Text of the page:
STURGIS — “Gather,” is simply a coming together, assembling or congregating.

But for Savannah Horst and Amy Perry Gustafson, gather is an important word and one that they frequently surfaced while dreaming up their new venture — The Farmhouse Barn.

The 4,000 square-foot barn is slowly taking shape in a field just off Pleasant Valley Road near Sturgis. The 20-acre site is about five miles southeast of Interstate 90, Exit 37.

“When the barn is built, you won’t miss it,” Gustafson said. “Our location is secluded enough to feel like you’re hidden away, but close enough to major towns so that it’s easily accessible.”

This isn’t just any barn.

“We will specialize in hosting weddings, retreats, workshops, and gatherings in this unique and spacious location where we will place an emphasis on the experience,” Horst said.   

They hope to have the barn completed later this fall and fully operational by 2020.

The Farmhouse Barn came together through a shared passion of dreaming big, creating a unique events center in the Black Hills, and providing a unique space for families, friends, and like-minded people to gather, Gustafson said. 

Horst and Gustafson are tapping into the trend of modern farmhouse charm parlayed into a multi-million-dollar empire by Chip and Joanna Gaines of HGTV’s show “Fixer Upper.”

The Gaines’s business is called Magnolia. They are based in Waco, Texas and have created an economic boon for their city.

The Associated Press reports that a whopping 2.7 million tourists visited the city of Waco in 2018, with 1.6 million visiting Magnolia Market, which draws roughly 30,000 tourists per week.

Count among them Horst and Gustafson who took a girls’ trip to Waco to see the Gaines’s Magnolia Silos.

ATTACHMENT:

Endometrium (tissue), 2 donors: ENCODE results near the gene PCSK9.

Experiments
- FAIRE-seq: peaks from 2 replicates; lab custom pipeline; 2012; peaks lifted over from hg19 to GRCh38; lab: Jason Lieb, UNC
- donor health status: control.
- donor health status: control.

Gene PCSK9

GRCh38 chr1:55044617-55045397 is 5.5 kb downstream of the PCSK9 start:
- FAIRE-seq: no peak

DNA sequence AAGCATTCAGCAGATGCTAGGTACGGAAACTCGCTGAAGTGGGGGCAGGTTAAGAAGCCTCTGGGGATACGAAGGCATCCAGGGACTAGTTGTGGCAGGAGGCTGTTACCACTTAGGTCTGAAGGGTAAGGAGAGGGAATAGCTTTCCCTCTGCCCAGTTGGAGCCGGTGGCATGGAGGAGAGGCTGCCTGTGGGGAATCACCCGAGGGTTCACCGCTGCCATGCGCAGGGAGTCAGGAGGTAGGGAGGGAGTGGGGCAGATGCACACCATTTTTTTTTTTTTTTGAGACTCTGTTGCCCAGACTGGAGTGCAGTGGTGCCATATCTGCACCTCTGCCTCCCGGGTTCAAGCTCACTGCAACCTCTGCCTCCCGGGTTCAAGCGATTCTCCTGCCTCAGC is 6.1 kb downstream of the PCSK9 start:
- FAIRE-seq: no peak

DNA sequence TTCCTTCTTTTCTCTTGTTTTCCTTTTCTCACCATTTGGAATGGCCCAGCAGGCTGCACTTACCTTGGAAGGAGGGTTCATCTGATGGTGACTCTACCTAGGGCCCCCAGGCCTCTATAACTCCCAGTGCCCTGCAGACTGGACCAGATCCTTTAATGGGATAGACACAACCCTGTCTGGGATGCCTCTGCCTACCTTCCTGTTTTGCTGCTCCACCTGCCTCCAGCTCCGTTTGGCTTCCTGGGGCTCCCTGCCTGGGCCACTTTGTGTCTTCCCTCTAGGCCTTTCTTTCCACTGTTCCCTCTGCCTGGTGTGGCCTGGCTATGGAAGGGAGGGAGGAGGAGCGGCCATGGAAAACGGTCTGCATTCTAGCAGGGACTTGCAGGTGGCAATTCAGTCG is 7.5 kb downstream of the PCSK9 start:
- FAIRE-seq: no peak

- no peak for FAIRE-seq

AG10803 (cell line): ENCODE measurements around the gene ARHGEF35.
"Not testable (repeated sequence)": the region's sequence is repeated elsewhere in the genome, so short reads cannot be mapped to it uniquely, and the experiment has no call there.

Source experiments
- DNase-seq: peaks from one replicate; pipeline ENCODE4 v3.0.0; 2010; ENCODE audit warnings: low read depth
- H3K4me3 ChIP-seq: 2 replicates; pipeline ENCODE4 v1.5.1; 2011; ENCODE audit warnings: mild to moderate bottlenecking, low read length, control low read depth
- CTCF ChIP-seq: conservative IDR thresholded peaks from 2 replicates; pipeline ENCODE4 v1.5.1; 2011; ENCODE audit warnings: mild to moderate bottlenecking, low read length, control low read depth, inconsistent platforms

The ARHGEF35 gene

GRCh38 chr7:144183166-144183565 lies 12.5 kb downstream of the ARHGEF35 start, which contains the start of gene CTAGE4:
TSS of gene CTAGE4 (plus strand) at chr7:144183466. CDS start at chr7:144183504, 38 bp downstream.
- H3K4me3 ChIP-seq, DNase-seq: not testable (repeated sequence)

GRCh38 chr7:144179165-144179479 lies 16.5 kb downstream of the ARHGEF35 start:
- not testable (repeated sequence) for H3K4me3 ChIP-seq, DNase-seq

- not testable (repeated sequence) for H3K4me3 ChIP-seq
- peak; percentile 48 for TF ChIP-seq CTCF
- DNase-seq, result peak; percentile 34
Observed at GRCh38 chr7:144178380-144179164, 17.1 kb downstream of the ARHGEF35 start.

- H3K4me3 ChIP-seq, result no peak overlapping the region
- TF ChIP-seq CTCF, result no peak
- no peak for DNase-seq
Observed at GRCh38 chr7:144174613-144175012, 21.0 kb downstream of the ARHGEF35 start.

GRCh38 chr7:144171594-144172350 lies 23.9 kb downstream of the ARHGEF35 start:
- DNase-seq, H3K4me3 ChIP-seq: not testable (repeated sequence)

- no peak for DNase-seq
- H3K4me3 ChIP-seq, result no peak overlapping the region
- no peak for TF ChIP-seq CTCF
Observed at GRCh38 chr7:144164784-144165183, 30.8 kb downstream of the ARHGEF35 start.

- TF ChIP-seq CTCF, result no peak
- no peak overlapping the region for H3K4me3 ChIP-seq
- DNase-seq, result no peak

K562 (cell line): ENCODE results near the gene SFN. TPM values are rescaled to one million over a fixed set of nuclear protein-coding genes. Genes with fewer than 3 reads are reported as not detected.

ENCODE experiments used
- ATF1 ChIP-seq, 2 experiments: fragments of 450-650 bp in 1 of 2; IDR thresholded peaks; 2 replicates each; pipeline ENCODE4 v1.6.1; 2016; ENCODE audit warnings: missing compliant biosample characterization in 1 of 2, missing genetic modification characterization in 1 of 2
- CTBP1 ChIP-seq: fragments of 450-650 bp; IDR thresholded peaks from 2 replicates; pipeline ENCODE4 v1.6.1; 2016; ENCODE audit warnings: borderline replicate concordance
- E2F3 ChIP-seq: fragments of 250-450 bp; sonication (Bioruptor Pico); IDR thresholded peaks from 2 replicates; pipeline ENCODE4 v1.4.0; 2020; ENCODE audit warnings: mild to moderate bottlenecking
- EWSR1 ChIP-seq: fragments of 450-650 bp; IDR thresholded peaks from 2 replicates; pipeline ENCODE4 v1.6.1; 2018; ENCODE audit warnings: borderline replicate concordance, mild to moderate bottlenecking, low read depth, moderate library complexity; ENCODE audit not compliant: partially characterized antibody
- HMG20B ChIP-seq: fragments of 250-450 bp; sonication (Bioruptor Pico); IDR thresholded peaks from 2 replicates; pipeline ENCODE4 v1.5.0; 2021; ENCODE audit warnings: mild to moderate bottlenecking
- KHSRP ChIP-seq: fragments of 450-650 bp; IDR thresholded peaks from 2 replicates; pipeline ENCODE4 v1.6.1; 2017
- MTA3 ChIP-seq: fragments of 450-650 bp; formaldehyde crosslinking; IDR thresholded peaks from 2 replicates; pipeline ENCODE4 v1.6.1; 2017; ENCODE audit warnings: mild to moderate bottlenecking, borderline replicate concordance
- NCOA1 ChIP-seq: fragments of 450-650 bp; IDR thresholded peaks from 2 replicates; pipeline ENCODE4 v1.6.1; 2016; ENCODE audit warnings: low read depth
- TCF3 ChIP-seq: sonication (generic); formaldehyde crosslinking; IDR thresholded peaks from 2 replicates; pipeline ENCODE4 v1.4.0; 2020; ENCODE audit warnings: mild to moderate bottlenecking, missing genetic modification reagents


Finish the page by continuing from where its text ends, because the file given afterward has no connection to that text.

Horst said that when you travel outside of South Dakota you see many event barns.

“There was really nothing like the style we wanted. We wanted it to look like a 100-year-old barn, but brand new,” she said.

According to an annual survey from The Knot, an online wedding-planning platform and magazine, 15 percent of couples chose a barn, farm, or ranch for their wedding reception in 2017, up from just 2 percent in 2009.

Horst and Gustafson came to know one another when Horst participated as a vendor with her Vintage Rose business at one of Gustafson’s popular Kountry Junkin’ Vintage Markets held in Rapid City.

Vendors bring everything from home-made crafts to rusted cream cans to sell to others who have caught the farmhouse rustic charm bug.

There have been three Kountry Junkin’ markets in Rapid City each year for the past several years, but Gustafson envisions just one annual festival at the Farmhouse Barn with vendors both inside and outside.

Just what is modern farmhouse style?

“It’s easy, really simple and not overthought,” Gustafson said. “Think of the things that were in your grandparents’ house or back yard.”

Gustafson agrees saying: “Imperfection is perfection when it comes to modern farmhouse style.”

The Farmhouse Barn already has event bookings although it’s not built. As part of their marketing effort, Horst and Gustafson had an oversized watercolor painting of the barn done.

“I’m happy with what we have booked so far with no one seeing it finished. When people actually see the barn, I think we will be booked all the time,” Gustafson said. 

Horst and Gustafson see the Farmhouse Barn as an escape from the hustle and bustle of everyday life and a unique location to celebrate life’s milestones.

“This is a place to celebrate love at weddings, friendship and learning at workshops, and joy and family at special events,” Gustafson said. “We put so much work into picking out all the details of our barn, but at the heart of every single thing, is that we wanted to create a space where people could gather together.”

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